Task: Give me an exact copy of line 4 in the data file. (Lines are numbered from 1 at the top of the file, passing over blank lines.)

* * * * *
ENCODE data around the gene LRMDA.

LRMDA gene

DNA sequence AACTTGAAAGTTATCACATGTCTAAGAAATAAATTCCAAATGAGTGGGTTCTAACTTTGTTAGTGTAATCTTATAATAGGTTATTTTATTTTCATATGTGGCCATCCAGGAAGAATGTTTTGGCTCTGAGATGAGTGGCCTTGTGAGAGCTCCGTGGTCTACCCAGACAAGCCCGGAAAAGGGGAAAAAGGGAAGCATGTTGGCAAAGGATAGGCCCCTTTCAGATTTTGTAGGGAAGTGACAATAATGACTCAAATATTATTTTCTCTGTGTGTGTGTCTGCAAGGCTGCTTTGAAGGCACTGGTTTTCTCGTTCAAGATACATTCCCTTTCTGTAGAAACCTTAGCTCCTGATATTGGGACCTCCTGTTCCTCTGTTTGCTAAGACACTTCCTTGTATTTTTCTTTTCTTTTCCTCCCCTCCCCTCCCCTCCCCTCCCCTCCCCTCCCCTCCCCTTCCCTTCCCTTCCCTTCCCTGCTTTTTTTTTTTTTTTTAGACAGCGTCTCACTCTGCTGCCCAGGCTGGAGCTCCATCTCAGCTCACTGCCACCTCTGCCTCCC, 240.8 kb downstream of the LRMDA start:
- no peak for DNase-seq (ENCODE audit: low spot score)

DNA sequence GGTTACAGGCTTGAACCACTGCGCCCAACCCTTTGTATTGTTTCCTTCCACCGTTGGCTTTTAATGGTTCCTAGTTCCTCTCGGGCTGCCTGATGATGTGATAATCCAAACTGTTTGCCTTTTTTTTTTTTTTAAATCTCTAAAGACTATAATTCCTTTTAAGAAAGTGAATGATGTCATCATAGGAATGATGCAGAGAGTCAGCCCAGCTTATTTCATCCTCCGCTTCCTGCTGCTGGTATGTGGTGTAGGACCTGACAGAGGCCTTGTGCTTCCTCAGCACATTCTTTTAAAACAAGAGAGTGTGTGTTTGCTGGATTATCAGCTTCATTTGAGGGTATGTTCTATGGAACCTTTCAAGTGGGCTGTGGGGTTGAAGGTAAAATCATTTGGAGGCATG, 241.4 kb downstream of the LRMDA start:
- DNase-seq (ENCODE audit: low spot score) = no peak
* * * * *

- no peak for DNase-seq (ENCODE audit: low spot score)